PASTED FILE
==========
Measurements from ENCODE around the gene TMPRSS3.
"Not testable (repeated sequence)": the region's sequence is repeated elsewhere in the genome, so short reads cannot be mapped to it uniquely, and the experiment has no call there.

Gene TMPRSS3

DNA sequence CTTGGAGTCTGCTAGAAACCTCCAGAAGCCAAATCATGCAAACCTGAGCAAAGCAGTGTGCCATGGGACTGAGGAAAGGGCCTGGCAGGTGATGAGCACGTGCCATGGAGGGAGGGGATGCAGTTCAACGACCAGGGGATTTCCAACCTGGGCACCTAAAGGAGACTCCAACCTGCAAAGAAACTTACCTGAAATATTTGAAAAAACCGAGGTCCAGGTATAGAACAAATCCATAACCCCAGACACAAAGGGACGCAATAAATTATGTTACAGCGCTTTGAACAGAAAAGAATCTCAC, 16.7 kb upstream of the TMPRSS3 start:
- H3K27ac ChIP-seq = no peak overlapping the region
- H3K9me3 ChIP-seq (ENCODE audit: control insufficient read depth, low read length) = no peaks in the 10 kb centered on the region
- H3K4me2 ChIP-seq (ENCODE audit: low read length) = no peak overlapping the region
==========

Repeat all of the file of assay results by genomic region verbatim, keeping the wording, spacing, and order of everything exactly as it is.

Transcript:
Measurements from ENCODE around the gene TMPRSS3.
"Not testable (repeated sequence)": the region's sequence is repeated elsewhere in the genome, so short reads cannot be mapped to it uniquely, and the experiment has no call there.

Gene TMPRSS3

DNA sequence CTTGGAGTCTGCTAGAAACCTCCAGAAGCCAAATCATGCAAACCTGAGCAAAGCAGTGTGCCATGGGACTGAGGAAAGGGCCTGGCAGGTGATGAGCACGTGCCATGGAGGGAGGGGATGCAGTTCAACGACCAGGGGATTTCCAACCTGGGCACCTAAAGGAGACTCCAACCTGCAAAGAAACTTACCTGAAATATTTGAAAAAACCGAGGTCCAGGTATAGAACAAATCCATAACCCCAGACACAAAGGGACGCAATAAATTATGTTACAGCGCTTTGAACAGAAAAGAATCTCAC, 16.7 kb upstream of the TMPRSS3 start:
- H3K27ac ChIP-seq = no peak overlapping the region
- H3K9me3 ChIP-seq (ENCODE audit: control insufficient read depth, low read length) = no peaks in the 10 kb centered on the region
- H3K4me2 ChIP-seq (ENCODE audit: low read length) = no peak overlapping the region